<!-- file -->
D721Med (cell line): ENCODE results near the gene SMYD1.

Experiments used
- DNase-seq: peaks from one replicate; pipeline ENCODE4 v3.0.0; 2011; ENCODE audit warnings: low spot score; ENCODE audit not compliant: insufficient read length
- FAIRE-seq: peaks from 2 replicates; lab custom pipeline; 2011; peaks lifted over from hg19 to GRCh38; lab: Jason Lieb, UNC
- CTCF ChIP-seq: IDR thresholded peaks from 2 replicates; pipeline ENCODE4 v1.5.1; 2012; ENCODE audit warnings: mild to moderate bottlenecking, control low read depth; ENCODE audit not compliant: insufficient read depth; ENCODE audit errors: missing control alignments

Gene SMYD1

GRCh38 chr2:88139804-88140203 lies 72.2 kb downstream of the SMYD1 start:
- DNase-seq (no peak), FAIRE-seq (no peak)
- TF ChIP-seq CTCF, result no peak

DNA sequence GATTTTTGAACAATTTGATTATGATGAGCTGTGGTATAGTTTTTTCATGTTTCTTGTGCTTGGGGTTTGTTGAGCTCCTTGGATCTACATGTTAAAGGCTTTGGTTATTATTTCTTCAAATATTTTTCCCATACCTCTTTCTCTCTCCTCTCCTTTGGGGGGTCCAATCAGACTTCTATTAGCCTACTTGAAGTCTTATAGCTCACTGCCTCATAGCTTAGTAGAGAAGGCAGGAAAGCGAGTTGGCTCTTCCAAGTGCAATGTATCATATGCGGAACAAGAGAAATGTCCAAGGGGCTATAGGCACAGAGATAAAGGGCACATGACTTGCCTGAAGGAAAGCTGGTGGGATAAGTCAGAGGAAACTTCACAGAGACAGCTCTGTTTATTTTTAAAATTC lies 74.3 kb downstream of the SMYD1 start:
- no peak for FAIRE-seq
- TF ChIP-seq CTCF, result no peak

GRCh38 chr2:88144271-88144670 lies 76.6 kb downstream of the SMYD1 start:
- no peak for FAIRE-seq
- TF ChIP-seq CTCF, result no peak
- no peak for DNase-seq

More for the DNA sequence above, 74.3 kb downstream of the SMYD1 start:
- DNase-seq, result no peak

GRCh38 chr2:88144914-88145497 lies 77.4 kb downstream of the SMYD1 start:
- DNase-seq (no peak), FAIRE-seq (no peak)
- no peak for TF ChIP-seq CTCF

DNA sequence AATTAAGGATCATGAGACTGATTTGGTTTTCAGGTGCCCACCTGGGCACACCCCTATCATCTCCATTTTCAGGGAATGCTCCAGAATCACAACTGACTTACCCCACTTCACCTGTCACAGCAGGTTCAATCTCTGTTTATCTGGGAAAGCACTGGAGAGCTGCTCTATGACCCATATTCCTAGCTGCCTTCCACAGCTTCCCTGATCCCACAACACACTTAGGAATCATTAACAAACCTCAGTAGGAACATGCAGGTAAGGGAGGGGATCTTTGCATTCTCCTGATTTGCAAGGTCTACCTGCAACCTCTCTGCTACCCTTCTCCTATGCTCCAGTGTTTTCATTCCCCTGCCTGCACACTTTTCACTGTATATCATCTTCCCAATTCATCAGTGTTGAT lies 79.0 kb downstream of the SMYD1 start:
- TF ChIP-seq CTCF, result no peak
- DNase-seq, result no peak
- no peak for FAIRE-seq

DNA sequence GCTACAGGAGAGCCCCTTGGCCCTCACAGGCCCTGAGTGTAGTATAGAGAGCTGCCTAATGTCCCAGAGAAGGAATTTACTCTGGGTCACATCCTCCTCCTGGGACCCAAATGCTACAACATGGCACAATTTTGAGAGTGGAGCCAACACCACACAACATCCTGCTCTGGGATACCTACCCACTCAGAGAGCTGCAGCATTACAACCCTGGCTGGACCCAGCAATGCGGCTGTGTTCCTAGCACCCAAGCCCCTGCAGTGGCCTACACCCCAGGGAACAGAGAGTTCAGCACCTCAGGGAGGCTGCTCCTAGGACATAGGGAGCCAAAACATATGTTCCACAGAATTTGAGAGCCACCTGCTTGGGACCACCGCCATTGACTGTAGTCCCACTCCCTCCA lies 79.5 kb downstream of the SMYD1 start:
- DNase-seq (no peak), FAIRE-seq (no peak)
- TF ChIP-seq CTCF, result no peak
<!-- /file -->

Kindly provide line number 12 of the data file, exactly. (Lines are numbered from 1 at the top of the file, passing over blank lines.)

- TF ChIP-seq CTCF, result no peak